Friday, December 20, 2013

Review of Snuff by Terry Pratchett (Corgi 2011)

Commander Sam Vimes of the Ankh-Morpork City Watch is a city man and workaholic and has little interest in a holiday in the countryside at the ancestral home of his aristocratic wife, Sybil.  Nevertheless, he’s been packed off for two weeks of rest and recuperation in the stately home and to introduce Sam junior to the delights of rural pursuits.  The staff and tenants of their vast estate are as happy with Vimes’ presence as he is himself and they become even hostile when he starts to pick away at their social norms and to investigate rumours of a terrible crime.  After finding the mutilated body of a goblin and being accused of murdering a local blacksmith he swings into full action, along with the local constable and Willikins his gentleman’s gentleman, despite the fact that he is out of his jurisdiction and operating in a culture very different to the streets of his native city.

Both Terry Pratchett and Commander Sam Vimes are in fine form in Snuff.  Pratchett uses Vimes’ visit to his wife’s ancestral home to parody rural high society and the novels of Jane Eyre and her contemporaries, as well as more recent productions such as Downton Abbey, as well as explore heavier issues such as racism, exploitation and slavery.  To this end, Vimes performs his usual role of flawed emancipator and mediator, who believes in fairness and justice, but is happy to bend a few rules to combat prejudice and discrimination.  The story lacks some of the light humour that pervades most of the Discworld series, instead relying on some fair obvious satire, but makes up for it in the fullness of the plot, the action sequences, and its thoughtful engagement with somewhat weighty themes.  The characterisation is very nicely done, as are the keen social observations.  Overall, a solid, entertaining edition to Vimes’ thread in the Discworld series.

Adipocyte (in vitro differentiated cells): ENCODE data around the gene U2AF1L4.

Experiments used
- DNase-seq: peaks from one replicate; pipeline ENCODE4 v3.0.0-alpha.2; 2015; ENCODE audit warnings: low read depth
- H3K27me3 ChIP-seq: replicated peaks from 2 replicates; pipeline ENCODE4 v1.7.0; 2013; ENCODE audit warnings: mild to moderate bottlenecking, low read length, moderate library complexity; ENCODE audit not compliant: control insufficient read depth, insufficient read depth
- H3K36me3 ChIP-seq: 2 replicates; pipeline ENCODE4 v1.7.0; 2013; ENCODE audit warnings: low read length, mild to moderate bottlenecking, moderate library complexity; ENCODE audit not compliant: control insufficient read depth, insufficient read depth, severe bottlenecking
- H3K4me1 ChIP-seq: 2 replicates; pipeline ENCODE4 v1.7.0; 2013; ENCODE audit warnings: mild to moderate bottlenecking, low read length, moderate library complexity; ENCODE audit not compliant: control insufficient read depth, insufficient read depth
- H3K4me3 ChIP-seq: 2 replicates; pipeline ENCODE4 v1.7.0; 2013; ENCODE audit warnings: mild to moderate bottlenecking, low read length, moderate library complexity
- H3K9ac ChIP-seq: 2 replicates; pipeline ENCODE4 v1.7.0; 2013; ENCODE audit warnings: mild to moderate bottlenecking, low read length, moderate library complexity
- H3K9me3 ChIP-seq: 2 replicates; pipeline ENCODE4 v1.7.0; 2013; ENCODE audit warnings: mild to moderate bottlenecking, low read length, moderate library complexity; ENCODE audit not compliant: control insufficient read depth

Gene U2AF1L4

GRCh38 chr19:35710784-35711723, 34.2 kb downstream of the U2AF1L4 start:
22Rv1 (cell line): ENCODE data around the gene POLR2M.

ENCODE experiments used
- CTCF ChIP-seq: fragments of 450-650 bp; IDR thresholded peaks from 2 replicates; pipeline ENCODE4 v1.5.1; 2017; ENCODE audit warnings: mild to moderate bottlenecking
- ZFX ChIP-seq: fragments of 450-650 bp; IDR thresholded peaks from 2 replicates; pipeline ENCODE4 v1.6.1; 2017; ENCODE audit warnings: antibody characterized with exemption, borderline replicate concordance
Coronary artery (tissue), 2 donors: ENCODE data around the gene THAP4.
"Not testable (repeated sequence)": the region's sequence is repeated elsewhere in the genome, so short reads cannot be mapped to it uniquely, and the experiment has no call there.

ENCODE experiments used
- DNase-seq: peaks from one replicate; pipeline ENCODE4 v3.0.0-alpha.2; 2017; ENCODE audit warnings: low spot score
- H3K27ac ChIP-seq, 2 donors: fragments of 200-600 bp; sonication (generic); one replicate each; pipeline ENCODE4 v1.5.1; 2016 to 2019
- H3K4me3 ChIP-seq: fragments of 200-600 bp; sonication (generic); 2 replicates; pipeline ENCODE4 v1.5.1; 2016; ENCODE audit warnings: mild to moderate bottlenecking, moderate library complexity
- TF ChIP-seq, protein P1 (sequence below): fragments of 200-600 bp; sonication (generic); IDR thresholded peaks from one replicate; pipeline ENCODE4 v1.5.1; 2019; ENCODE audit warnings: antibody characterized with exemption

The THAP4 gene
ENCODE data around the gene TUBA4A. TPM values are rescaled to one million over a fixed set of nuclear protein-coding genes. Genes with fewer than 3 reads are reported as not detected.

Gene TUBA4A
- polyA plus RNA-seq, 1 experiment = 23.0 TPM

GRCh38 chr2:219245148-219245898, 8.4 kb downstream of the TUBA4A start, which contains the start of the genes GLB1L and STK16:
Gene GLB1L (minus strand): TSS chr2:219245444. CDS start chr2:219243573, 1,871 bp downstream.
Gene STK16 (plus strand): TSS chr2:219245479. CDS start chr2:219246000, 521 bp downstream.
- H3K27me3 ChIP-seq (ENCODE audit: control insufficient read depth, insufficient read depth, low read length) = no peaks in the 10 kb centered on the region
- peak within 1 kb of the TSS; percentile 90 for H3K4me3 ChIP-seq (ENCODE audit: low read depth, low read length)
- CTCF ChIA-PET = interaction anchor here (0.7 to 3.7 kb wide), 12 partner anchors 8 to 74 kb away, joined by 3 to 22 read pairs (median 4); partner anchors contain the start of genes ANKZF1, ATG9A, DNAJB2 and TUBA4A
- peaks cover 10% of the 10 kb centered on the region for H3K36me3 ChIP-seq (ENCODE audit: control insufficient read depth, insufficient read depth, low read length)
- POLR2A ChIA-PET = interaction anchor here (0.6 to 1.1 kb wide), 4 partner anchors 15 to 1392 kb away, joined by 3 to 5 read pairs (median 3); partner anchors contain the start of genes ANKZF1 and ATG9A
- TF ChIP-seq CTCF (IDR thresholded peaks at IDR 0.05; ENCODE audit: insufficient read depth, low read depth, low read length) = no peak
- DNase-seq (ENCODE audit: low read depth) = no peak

No comments: